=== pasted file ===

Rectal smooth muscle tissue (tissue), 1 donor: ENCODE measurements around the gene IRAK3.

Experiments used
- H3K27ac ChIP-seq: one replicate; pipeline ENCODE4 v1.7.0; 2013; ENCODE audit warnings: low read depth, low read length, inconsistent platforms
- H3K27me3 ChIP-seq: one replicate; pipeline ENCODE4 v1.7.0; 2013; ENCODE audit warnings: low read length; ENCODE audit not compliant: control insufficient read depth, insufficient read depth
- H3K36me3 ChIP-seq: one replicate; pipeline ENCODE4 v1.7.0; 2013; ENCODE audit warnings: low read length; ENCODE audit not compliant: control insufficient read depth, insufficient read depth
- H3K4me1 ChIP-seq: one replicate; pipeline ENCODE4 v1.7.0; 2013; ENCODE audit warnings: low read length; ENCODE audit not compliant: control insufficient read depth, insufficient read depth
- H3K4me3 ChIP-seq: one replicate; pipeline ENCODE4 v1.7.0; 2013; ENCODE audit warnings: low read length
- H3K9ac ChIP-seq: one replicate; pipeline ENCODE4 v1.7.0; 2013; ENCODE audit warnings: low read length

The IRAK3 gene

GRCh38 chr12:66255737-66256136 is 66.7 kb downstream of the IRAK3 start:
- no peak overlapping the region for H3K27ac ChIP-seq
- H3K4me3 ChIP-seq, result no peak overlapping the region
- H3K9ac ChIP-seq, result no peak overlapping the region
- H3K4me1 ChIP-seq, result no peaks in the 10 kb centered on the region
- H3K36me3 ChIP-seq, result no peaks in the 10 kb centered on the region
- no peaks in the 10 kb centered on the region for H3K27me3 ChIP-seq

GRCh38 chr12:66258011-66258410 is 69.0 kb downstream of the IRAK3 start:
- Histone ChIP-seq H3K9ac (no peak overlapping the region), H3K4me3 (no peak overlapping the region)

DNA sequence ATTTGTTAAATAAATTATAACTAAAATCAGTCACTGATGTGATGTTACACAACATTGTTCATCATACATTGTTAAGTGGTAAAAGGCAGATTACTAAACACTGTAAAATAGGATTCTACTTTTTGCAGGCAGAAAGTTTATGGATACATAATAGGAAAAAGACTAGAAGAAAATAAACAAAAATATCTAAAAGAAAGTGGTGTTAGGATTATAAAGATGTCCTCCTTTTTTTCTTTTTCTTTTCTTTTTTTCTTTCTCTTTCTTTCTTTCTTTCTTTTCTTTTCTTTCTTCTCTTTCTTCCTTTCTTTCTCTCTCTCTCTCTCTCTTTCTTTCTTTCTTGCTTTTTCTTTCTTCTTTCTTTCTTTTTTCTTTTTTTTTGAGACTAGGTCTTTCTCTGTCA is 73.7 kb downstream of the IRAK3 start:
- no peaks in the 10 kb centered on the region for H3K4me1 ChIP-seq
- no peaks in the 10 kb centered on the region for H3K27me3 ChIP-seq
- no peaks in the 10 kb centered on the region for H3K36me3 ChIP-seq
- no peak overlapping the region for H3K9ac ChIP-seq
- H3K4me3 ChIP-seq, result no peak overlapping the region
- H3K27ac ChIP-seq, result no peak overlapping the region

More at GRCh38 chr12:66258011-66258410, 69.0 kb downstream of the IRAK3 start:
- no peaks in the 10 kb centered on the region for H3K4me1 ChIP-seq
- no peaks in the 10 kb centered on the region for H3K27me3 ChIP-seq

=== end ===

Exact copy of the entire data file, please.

Rectal smooth muscle tissue (tissue), 1 donor: ENCODE measurements around the gene IRAK3.

Experiments used
- H3K27ac ChIP-seq: one replicate; pipeline ENCODE4 v1.7.0; 2013; ENCODE audit warnings: low read depth, low read length, inconsistent platforms
- H3K27me3 ChIP-seq: one replicate; pipeline ENCODE4 v1.7.0; 2013; ENCODE audit warnings: low read length; ENCODE audit not compliant: control insufficient read depth, insufficient read depth
- H3K36me3 ChIP-seq: one replicate; pipeline ENCODE4 v1.7.0; 2013; ENCODE audit warnings: low read length; ENCODE audit not compliant: control insufficient read depth, insufficient read depth
- H3K4me1 ChIP-seq: one replicate; pipeline ENCODE4 v1.7.0; 2013; ENCODE audit warnings: low read length; ENCODE audit not compliant: control insufficient read depth, insufficient read depth
- H3K4me3 ChIP-seq: one replicate; pipeline ENCODE4 v1.7.0; 2013; ENCODE audit warnings: low read length
- H3K9ac ChIP-seq: one replicate; pipeline ENCODE4 v1.7.0; 2013; ENCODE audit warnings: low read length

The IRAK3 gene

GRCh38 chr12:66255737-66256136 is 66.7 kb downstream of the IRAK3 start:
- no peak overlapping the region for H3K27ac ChIP-seq
- H3K4me3 ChIP-seq, result no peak overlapping the region
- H3K9ac ChIP-seq, result no peak overlapping the region
- H3K4me1 ChIP-seq, result no peaks in the 10 kb centered on the region
- H3K36me3 ChIP-seq, result no peaks in the 10 kb centered on the region
- no peaks in the 10 kb centered on the region for H3K27me3 ChIP-seq

GRCh38 chr12:66258011-66258410 is 69.0 kb downstream of the IRAK3 start:
- Histone ChIP-seq H3K9ac (no peak overlapping the region), H3K4me3 (no peak overlapping the region)

DNA sequence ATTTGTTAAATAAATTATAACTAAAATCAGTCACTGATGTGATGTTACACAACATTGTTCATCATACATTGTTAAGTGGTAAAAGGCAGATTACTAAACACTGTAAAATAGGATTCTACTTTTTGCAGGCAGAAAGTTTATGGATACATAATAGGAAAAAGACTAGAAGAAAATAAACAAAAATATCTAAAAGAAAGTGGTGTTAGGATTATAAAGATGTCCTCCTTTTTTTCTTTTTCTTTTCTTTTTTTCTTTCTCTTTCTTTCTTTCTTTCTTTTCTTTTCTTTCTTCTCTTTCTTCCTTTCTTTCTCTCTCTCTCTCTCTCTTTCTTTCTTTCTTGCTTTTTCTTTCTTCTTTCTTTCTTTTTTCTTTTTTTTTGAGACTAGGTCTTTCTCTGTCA is 73.7 kb downstream of the IRAK3 start:
- no peaks in the 10 kb centered on the region for H3K4me1 ChIP-seq
- no peaks in the 10 kb centered on the region for H3K27me3 ChIP-seq
- no peaks in the 10 kb centered on the region for H3K36me3 ChIP-seq
- no peak overlapping the region for H3K9ac ChIP-seq
- H3K4me3 ChIP-seq, result no peak overlapping the region
- H3K27ac ChIP-seq, result no peak overlapping the region

More at GRCh38 chr12:66258011-66258410, 69.0 kb downstream of the IRAK3 start:
- no peaks in the 10 kb centered on the region for H3K4me1 ChIP-seq
- no peaks in the 10 kb centered on the region for H3K27me3 ChIP-seq